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This article in AJ

  1. Vol. 99 No. 1, p. 158-165
     
    Received: Mar 24, 2006


    * Corresponding author(s): armen@brc.tamus.edu
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doi:10.2134/agronj2006.0090

Estimating Grain and Straw Nitrogen Concentration in Grain Crops Based on Aboveground Nitrogen Concentration and Harvest Index

  1. Armen R. Kemanian *a,
  2. Claudio O. Stöckleb and
  3. David R. Hugginsc
  1. a Biological Systems Engineering Dep., Washington State Univ., Pullman, WA 99164-6120 (current address: Texas Agricultural Experiment Station, Blackland Research and Extension Center, Temple, TX 76502)
    b Biological Systems Engineering Dep., Washington State Univ., Pullman, WA 99164-6120
    c USDA-ARS, Washington State Univ., Pullman, WA 99164-6421

Abstract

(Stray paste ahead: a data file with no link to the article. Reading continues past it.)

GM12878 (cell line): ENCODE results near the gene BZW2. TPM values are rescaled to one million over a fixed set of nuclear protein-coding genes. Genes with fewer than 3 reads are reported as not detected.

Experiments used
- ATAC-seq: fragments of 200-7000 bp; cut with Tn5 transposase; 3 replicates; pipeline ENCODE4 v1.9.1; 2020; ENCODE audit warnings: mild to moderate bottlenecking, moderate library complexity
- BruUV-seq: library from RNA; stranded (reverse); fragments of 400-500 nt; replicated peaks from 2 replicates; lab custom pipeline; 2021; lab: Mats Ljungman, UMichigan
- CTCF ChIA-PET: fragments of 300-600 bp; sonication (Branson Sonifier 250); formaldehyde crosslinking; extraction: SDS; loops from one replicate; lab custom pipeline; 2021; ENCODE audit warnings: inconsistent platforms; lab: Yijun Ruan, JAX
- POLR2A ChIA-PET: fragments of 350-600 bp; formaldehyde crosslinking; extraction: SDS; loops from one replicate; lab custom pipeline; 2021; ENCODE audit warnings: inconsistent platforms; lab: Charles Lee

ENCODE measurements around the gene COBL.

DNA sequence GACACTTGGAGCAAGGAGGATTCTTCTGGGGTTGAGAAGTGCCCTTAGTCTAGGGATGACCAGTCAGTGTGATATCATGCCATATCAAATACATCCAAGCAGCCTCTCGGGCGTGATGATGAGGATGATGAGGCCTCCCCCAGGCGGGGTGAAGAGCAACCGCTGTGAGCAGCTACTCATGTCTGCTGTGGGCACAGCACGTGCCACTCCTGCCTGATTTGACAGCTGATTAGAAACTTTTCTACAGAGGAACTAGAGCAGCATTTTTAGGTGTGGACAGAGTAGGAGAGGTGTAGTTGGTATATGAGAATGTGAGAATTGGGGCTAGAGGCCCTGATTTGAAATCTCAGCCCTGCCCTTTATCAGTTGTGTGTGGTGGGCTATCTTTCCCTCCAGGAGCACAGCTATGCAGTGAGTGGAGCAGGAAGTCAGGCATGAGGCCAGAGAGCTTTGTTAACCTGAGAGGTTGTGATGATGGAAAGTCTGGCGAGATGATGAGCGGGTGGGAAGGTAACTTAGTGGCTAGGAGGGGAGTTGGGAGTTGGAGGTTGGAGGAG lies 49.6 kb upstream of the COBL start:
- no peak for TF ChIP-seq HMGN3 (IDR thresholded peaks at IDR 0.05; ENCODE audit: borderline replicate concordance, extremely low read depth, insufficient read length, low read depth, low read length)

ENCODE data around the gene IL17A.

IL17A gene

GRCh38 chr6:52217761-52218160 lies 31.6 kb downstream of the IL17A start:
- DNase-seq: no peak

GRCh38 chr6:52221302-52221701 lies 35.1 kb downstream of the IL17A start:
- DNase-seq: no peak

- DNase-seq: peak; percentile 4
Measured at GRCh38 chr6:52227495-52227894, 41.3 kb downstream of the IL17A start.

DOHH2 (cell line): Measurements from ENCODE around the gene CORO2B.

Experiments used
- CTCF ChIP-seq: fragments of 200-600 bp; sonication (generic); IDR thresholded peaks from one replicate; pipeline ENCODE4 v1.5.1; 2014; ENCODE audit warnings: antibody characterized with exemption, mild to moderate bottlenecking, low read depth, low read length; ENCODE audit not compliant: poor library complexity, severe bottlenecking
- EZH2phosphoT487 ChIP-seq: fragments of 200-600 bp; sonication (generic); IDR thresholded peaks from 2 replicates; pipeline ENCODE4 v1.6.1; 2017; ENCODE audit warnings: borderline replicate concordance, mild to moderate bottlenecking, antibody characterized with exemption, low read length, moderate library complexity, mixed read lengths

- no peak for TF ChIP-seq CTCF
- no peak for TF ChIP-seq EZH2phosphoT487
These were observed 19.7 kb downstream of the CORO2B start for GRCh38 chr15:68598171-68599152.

Simulating grain (N g) and straw (N s) nitrogen (N) concentration is of paramount importance in cropping systems simulation models. In this paper we present a simple model to partition N between grain and straw at harvest for barley (Hordeum vulgare L.), wheat (Triticum aestivum L.), maize (Zea mays L.), and sorghum (Sorghum bicolor Moench). The principle of the model is to partition the aboveground N at physiologic maturity based on the relative availability of biomass and N to the grain. The inputs for the model are the harvest index (HI), representing the relative availability of biomass to the grain, and the aboveground N concentration (N t) at harvest, representing the availability of N. The model has five parameters, of which four (the maximum and minimum achievable grain and straw N concentrations) are readily available; the parameter C requires calibration. The model was calibrated and tested for these four species without differentiating genotypes within species. The testing included diverse experiments in wheat; comparing observed and estimated N g the relative RMSE ranged from 3 to 10% (five experiments) and was 31% in one experiment in which the estimated N g exceeded consistently the observed values. For barley, maize, and sorghum, the data availability for testing was limited, but the model performed well (relative RMSE values of 7, 7, and 18%, respectively). Therefore, the model proposed seems to be robust. It remains to be determined if the parameters and the method are useful to discriminate genotypic differences in N g within a species and if the method can be applied to legume crops.

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